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Open Access Research article

Association between the -455T>C promoter polymorphism of the APOC3 gene and the metabolic syndrome in a multi-ethnic sample

Rebecca L Pollex1, Matthew R Ban1, T Kue Young2, Peter Bjerregaard3, Sonia S Anand4, Salim Yusuf4, Bernard Zinman5, Stewart B Harris6, Anthony JG Hanley57, Philip W Connelly8, Murray W Huff19 and Robert A Hegele19*

Author Affiliations

1 Vascular Biology Research Group, Robarts Research Institute, London, Ontario, Canada

2 Department of Public Health Sciences, University of Toronto, Ontario, Canada

3 National Institute of Public Health, Copenhagen, Denmark

4 Population Health Research Institute, McMaster University, Hamilton Health Sciences, Hamilton, Ontario, Canada

5 Department of Medicine, University of Toronto, and Samuel Lunenfeld Research Institute, Mount Sinai Hospital, Toronto, Ontario, Canada

6 Thames Valley Family Practice Research Unit, University of Western Ontario, London, Ontario, Canada

7 Department of Nutritional Sciences, University of Toronto, Toronto, Ontario, Canada

8 Department of Laboratory Medicine and Pathobiology, University of Toronto, and the Keenan Research Centre, Li Ka Shing Knowledge Institute, St. Michael's Hospital, Toronto, Ontario, Canada

9 Schulich School of Medicine and Dentistry, University of Western Ontario, London, Ontario, Canada

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BMC Medical Genetics 2007, 8:80  doi:10.1186/1471-2350-8-80

Published: 20 December 2007

Abstract

Background

Common polymorphisms in the promoter of the APOC3 gene have been associated with hypertriglyceridemia and may impact on phenotypic expression of the metabolic syndrome (MetS). The rs7566605 marker, located near the INSIG2 gene, has been found to be associated with obesity, making it also a potential genetic determinant for MetS. The objective of this study is to examine the APOC3 -455T>C and the INSIG2 rs7566605 polymorphisms as potential genetic determinants for MetS in a multi-ethnic sample.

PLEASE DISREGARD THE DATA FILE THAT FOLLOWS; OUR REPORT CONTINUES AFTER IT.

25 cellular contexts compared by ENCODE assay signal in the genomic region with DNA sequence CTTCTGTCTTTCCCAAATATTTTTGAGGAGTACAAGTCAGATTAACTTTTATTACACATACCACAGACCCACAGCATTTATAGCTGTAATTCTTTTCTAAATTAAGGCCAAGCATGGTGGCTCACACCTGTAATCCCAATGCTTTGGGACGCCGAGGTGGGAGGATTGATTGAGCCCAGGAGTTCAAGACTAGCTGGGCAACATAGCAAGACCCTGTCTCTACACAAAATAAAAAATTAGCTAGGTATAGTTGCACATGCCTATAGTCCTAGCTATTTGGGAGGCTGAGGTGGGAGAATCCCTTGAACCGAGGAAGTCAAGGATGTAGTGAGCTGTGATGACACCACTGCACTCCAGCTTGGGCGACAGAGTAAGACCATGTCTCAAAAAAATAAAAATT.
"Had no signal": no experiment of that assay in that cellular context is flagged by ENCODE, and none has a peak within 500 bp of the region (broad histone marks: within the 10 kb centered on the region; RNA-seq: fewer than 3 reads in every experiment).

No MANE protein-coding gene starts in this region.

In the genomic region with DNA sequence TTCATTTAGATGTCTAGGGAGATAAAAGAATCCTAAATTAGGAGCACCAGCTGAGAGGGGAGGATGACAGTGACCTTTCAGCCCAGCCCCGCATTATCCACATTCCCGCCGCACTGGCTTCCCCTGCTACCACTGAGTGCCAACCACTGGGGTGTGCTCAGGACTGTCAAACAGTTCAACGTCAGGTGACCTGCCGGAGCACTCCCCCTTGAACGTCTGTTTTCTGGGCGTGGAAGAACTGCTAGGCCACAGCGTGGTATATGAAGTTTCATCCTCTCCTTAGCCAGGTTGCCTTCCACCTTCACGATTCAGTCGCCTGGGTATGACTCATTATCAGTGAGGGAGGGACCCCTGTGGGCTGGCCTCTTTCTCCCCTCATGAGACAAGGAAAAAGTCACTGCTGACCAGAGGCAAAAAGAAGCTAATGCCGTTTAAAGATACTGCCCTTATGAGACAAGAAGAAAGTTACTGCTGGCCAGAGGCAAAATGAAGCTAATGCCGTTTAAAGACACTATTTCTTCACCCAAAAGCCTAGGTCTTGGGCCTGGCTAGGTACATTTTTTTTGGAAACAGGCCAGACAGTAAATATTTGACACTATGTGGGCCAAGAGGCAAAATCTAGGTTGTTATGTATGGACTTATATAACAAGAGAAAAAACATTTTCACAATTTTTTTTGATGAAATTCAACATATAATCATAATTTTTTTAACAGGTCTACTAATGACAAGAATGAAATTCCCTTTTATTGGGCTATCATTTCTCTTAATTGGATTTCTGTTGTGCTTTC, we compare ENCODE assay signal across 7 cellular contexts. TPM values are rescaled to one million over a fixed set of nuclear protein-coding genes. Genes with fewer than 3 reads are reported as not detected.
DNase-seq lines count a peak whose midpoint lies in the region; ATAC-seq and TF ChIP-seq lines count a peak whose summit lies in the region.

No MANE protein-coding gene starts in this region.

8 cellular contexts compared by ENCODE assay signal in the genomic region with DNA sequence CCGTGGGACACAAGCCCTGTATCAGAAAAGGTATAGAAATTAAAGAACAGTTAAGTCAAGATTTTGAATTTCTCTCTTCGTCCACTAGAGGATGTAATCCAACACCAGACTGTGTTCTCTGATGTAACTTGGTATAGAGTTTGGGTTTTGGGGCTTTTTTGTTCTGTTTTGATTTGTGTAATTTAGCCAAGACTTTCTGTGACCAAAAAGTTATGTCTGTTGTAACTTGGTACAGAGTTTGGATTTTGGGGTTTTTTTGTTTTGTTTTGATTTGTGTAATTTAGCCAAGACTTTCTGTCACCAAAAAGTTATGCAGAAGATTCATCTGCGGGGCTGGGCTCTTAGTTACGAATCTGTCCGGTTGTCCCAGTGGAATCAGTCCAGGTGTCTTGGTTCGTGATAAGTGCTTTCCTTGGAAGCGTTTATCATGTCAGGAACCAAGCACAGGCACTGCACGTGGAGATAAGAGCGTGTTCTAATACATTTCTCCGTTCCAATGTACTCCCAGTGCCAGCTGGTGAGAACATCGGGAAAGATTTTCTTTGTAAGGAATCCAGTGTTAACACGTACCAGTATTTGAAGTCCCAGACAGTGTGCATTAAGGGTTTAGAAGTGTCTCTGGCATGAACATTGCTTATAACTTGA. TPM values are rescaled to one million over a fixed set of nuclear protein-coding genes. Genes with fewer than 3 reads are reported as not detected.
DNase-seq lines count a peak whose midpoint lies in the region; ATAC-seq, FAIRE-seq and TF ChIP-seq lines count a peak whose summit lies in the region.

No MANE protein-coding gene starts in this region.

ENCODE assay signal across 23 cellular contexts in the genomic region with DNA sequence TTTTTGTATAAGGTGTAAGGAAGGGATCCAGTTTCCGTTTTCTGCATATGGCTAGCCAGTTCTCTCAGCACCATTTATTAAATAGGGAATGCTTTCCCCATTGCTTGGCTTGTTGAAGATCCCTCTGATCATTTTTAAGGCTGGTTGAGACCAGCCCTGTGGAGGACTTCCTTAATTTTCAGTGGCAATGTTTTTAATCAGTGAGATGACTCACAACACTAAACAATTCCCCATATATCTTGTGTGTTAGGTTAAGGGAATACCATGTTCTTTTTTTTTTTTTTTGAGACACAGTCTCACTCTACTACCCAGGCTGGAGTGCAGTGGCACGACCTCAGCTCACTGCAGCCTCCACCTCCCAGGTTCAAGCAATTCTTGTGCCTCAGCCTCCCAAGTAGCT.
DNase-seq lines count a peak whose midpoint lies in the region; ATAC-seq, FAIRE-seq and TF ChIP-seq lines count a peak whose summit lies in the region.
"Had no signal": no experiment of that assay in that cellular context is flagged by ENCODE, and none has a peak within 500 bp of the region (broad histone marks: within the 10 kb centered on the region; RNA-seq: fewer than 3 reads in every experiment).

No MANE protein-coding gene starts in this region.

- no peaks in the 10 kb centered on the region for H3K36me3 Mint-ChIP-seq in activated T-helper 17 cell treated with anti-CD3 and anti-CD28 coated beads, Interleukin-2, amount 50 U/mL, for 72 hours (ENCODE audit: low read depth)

Methods

Subjects were genotyped for both the APOC3 -455T>C and INSIG2 rs7566605 polymorphisms, and classified for the presence or absence of MetS (NCEP ATP III and IDF definitions). The total study population included 2675 subjects (≥18 years of age) from six different geographical ancestries.

Results

For the overall study population, the prevalence of MetS was 22.6% (NCEP ATP III definition). Carriers of ≥1 copy of APOC3 -455C were more likely to have MetS (NCEP ATP III definition) than noncarriers (carrier odds ratio 1.73, 95% CI 1.40 to 2.14, adjusting for age and study group). The basis of the association was related not only to a higher proportion of -455C carriers meeting the triglyceride and high-density lipoprotein cholesterol criteria, but also the blood pressure criteria compared with wild-type homozygotes. Plasma apo C-III concentrations were not associated with APOC3 -455T>C genotype. The INSIG2 rs7566605 polymorphism was not associated with MetS or measures of obesity.

Conclusion

Meta-analysis of the sample of multiple geographic ancestries indicated that the functional -455T>C promoter polymorphism in APOC3 was associated with an approximately 2-fold increased risk of MetS, whereas the INSIG2 rs7566605 polymorphism was not associated with MetS.